Austin Dam Failure Flood Zones

Downtown Austin is well protected from major flooding events thanks to our Highland Lakes system. The Highland Lakes were formed after constructing a chain of six major dams along the Colorado River between 1938 and 1951 to protect the Colorado basin. A recent National Weather Service study found that major rainfall events are more frequent and dropped 33% more rainfall than previously believed. So what does that mean for Austin’s safety? What would happen if Mansfield or Tom Miller Dam failed?

Congress St Bridge during 1935 Flood

Austin was flooded twice in the early 1900s due to local dam failures. Early dam projects had trouble trying to control the mighty Colorado and actually left the city impoverished for years afterwards. It took federal funds and the founding of the Lower Colorado River Authority (LCRA) to build the current system of dams that protect Austin.

What would happen if the dams that protect Austin were to fail again? Here’s the projections to give you some context on what would happen if the Tom Miller and Mansfield Dams failed, according to the LCRA projections.

Normal Austin Water Areas

Normal Austin Water Areas

Tom Miller Dam Failure

Austin Flood Areas if Tom Miller Dam Fails

At-Risk if Tom Miller Dam Fails

  • $539 Million Dollars in Property
  • 4,357 People in 1,995 Housing Units (2004 fig.)
  • 21 Bridges

The Tom Miller Dam is located near Red Bud Trail in West Austin and is the upstream dam that forms Lady Bird Lake. If the Tom Miller Dam were to fail it would cause moderate flooding of downstream areas, namely some of Auditorium Shores and along Cesar Chavez. Past IH-35, areas normally occupied by small creeks will swell and expand to the natural banks for the Colorado and a large amount of Roy G. Guerrero park would be inundated.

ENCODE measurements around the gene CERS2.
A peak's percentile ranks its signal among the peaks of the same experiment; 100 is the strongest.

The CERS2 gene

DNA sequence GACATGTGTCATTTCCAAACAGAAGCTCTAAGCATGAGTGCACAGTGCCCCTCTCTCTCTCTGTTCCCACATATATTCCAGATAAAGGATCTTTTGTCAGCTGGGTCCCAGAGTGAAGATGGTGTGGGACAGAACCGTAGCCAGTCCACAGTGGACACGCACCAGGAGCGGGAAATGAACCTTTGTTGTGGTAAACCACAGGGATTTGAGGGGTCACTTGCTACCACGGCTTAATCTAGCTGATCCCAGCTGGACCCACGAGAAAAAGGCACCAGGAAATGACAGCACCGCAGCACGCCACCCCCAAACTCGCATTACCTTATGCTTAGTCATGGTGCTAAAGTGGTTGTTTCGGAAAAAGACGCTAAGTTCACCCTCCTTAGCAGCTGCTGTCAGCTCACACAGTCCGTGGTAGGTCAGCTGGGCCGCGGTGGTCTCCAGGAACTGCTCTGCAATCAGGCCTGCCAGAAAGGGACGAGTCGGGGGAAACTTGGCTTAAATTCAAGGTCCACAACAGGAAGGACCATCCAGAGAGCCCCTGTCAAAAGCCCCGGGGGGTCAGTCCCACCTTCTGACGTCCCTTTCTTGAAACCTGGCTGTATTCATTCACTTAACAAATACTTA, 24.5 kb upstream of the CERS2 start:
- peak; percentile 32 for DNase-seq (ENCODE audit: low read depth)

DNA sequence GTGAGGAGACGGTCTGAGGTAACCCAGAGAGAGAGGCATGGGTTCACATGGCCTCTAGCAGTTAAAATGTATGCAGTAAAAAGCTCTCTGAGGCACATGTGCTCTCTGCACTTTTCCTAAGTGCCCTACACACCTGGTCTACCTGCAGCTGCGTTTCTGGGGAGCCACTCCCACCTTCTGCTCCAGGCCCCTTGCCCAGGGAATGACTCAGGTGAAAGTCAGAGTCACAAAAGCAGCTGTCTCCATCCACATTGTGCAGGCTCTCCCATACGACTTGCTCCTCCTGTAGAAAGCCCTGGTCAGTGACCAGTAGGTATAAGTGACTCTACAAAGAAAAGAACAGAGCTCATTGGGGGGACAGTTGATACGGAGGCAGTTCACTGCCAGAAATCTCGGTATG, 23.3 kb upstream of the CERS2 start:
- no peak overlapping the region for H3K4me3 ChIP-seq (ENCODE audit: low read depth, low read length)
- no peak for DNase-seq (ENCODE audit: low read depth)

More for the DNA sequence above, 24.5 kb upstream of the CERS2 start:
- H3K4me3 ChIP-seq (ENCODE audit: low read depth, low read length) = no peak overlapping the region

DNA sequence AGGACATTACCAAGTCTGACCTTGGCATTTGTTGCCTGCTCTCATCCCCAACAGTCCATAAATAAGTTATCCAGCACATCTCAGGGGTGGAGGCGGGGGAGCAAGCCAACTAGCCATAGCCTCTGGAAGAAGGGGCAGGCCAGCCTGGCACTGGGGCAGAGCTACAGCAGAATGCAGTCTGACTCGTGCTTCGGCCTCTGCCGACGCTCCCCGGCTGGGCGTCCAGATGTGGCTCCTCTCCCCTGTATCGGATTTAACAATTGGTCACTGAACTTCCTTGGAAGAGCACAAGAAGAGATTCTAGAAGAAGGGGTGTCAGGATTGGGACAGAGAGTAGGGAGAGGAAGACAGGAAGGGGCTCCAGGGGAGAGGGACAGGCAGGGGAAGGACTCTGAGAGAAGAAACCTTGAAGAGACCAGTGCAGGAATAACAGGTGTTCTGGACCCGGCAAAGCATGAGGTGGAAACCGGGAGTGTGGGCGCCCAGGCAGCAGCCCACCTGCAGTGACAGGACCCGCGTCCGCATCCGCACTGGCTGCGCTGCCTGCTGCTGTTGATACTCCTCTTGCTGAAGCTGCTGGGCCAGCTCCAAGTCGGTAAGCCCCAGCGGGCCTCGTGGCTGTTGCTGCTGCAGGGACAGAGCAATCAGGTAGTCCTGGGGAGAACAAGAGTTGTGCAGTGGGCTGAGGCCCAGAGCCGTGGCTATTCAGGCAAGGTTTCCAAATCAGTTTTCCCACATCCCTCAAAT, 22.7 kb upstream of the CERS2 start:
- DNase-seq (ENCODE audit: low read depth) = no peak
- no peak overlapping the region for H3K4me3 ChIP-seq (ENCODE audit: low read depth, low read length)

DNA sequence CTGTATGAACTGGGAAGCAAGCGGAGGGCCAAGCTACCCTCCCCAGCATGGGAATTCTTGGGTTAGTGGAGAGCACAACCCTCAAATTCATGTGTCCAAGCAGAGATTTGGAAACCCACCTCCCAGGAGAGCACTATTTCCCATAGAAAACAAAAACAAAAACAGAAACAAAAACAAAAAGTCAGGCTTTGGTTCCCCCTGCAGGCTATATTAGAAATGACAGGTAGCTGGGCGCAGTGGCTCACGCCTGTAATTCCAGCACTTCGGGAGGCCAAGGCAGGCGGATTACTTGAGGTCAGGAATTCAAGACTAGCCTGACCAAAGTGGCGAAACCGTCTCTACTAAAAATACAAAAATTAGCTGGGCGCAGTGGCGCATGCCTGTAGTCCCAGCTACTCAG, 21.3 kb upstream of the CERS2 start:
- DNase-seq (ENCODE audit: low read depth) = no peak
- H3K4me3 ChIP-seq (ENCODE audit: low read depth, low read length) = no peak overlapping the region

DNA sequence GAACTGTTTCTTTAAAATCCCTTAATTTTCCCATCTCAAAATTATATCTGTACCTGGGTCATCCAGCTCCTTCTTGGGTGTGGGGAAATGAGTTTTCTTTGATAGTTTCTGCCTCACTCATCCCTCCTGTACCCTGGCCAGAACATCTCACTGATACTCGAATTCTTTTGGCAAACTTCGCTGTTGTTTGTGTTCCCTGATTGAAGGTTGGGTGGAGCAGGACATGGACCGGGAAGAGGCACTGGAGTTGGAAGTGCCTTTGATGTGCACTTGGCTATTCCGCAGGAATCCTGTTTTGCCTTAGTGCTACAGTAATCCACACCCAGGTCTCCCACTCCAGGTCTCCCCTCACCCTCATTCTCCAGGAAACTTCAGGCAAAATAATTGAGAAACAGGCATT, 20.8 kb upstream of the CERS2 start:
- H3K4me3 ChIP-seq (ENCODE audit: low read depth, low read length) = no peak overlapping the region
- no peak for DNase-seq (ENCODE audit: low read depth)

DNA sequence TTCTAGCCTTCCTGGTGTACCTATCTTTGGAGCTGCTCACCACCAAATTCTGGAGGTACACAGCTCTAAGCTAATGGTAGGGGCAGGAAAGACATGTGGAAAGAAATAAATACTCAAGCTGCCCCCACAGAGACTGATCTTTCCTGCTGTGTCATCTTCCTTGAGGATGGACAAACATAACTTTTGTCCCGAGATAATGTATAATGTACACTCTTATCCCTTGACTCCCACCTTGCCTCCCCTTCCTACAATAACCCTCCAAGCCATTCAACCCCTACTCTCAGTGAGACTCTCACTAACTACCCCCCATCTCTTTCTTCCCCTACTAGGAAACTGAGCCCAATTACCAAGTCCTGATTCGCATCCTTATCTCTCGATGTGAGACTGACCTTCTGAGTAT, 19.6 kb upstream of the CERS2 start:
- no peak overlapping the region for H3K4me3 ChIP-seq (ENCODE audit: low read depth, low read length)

Damage is largely mitigated due to the relatively low volume of water contained by the Tom Miller Dam. The dam is responsible for holding 21,000 acre-feet back, which is only 1.8% of the volume held back by Mansfield Dam.

Mansfield Dam Failure

Austin Flood Areas if Mansfield Dam Fails

At-Risk if Mansfield Dam Fails

  • $4+ Billion Dollars in Property
  • 35,918 People in 13,382 Housing Units (2004 fig.)
  • 108 Bridges
  • 6 Fire & Police Stations
  • 12 Schools, 1 Hospital, and 6 Toxic Sites

1 – Floodwaters would extend up to West 6th Street near Mopac
2 – Floodwaters would extend to Barton Creek Blvd
3 – Downtown would be flooded up to 5th – 7th Street
4 – East Austin would be flooded up 7th Street
5 – Floodwaters would extend to Riverside & Grove
6 – Floodwaters would extend to 12th & Airport
7 – Flooding would extend as far as Hwy 71 by ABIA

Mansfield Dam is located by 620 near Lakeway, West of Austin. It is the only dam meant to hold back floodwaters in the chain, making it incredibly important for Austin and downstream cities. If the dam were to fail it would unleash 1.1 Million cu. ft. of water per second.This high flow rate would also continue for a substantial amount of time due to the size of Lake Travis (1.1 Million acre-feet).

These projections take into account the subsequent failure of Tom Miller Dam since it cannot withstand the surge of floodwaters. Needless to say, Austin would be heavily affected by a flood of this magnitude, with the potential loss of life in the thousands and the large-scale destruction of Central Austin.

The shear destruction by the initial wave of water will be catastrophic. Depending on the size of the breach, a wall of water will be blasted out at speeds in excess of 1,000 MPH and could still be traveling at 50 MPH by the time it reaches Austin. In the Teton Dam failure, initial wave velocity was 1,090 MPH (1,960 ft/s) and the wave was 120 ft tall. The St. Francis Dam failure was an instantaneous failure and released an initial wave of water at 2,018 MPH (2,960 ft/s). These velocities are the result of massive amounts of pressure being created by the weight of the water.

The energy within a huge body of water moving at even 20 – 30 MPH are sufficient to obliterate most structures including high-rises and bridges. Even if a structure withstands the initial impact, it must also survive being subjected to continuous force from the waters rushing by, debris strikes, and the potential erosion of the foundation. As we saw in the FM 2900 bridge collapse, the water is more than capable of tossing around entire sections of a bridge like it was a raft.

Research & Source Links

LCRA Dams & Lakes
LCRA Dam Failure Report (PDF)
H20 Partners (Visuals)
FEMA Dam Safety & Failure Report (PDF)


Alan LaFrance